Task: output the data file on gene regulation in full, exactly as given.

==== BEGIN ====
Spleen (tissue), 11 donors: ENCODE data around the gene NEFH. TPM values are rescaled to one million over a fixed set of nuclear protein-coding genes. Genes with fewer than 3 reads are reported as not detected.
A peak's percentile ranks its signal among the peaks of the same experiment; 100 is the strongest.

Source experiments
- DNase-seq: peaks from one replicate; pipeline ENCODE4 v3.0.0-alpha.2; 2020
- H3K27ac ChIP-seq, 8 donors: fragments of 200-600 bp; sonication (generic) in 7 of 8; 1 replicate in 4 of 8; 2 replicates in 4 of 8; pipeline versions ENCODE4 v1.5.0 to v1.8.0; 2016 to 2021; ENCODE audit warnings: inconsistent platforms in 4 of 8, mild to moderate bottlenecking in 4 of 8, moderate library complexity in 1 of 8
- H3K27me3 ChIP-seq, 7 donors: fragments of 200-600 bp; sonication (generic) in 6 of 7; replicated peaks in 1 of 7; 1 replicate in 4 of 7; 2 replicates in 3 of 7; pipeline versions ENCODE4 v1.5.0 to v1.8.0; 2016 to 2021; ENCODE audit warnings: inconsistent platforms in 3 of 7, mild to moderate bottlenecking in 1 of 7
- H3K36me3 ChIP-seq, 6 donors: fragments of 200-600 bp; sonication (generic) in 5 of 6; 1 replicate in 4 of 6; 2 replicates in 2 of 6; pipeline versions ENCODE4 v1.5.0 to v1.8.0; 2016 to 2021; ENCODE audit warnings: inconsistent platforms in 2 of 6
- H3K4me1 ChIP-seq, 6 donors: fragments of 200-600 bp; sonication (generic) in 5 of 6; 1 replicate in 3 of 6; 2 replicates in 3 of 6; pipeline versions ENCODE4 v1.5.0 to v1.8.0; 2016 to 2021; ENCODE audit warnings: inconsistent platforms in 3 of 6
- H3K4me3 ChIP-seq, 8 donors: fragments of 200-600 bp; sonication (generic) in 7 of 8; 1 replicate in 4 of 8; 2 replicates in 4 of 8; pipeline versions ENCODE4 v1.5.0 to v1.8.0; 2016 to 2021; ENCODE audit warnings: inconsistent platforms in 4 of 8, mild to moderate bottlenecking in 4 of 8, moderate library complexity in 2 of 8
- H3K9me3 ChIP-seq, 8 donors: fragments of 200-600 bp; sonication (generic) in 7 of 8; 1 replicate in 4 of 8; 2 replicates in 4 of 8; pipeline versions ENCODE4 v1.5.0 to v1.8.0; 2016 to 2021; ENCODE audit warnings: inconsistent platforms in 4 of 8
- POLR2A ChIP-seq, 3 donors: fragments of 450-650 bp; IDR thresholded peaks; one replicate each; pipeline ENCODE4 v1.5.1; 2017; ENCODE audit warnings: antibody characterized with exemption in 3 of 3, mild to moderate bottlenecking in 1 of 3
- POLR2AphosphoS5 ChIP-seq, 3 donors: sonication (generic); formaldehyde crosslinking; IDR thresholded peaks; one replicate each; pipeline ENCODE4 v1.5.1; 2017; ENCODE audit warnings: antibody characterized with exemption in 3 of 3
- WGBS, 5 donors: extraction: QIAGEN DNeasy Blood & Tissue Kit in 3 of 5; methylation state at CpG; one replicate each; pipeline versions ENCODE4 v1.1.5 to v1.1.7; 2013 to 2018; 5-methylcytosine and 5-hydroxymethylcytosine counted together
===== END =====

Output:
Spleen (tissue), 11 donors: ENCODE data around the gene NEFH. TPM values are rescaled to one million over a fixed set of nuclear protein-coding genes. Genes with fewer than 3 reads are reported as not detected.
A peak's percentile ranks its signal among the peaks of the same experiment; 100 is the strongest.

Source experiments
- DNase-seq: peaks from one replicate; pipeline ENCODE4 v3.0.0-alpha.2; 2020
- H3K27ac ChIP-seq, 8 donors: fragments of 200-600 bp; sonication (generic) in 7 of 8; 1 replicate in 4 of 8; 2 replicates in 4 of 8; pipeline versions ENCODE4 v1.5.0 to v1.8.0; 2016 to 2021; ENCODE audit warnings: inconsistent platforms in 4 of 8, mild to moderate bottlenecking in 4 of 8, moderate library complexity in 1 of 8
- H3K27me3 ChIP-seq, 7 donors: fragments of 200-600 bp; sonication (generic) in 6 of 7; replicated peaks in 1 of 7; 1 replicate in 4 of 7; 2 replicates in 3 of 7; pipeline versions ENCODE4 v1.5.0 to v1.8.0; 2016 to 2021; ENCODE audit warnings: inconsistent platforms in 3 of 7, mild to moderate bottlenecking in 1 of 7
- H3K36me3 ChIP-seq, 6 donors: fragments of 200-600 bp; sonication (generic) in 5 of 6; 1 replicate in 4 of 6; 2 replicates in 2 of 6; pipeline versions ENCODE4 v1.5.0 to v1.8.0; 2016 to 2021; ENCODE audit warnings: inconsistent platforms in 2 of 6
- H3K4me1 ChIP-seq, 6 donors: fragments of 200-600 bp; sonication (generic) in 5 of 6; 1 replicate in 3 of 6; 2 replicates in 3 of 6; pipeline versions ENCODE4 v1.5.0 to v1.8.0; 2016 to 2021; ENCODE audit warnings: inconsistent platforms in 3 of 6
- H3K4me3 ChIP-seq, 8 donors: fragments of 200-600 bp; sonication (generic) in 7 of 8; 1 replicate in 4 of 8; 2 replicates in 4 of 8; pipeline versions ENCODE4 v1.5.0 to v1.8.0; 2016 to 2021; ENCODE audit warnings: inconsistent platforms in 4 of 8, mild to moderate bottlenecking in 4 of 8, moderate library complexity in 2 of 8
- H3K9me3 ChIP-seq, 8 donors: fragments of 200-600 bp; sonication (generic) in 7 of 8; 1 replicate in 4 of 8; 2 replicates in 4 of 8; pipeline versions ENCODE4 v1.5.0 to v1.8.0; 2016 to 2021; ENCODE audit warnings: inconsistent platforms in 4 of 8
- POLR2A ChIP-seq, 3 donors: fragments of 450-650 bp; IDR thresholded peaks; one replicate each; pipeline ENCODE4 v1.5.1; 2017; ENCODE audit warnings: antibody characterized with exemption in 3 of 3, mild to moderate bottlenecking in 1 of 3
- POLR2AphosphoS5 ChIP-seq, 3 donors: sonication (generic); formaldehyde crosslinking; IDR thresholded peaks; one replicate each; pipeline ENCODE4 v1.5.1; 2017; ENCODE audit warnings: antibody characterized with exemption in 3 of 3
- WGBS, 5 donors: extraction: QIAGEN DNeasy Blood & Tissue Kit in 3 of 5; methylation state at CpG; one replicate each; pipeline versions ENCODE4 v1.1.5 to v1.1.7; 2013 to 2018; 5-methylcytosine and 5-hydroxymethylcytosine counted together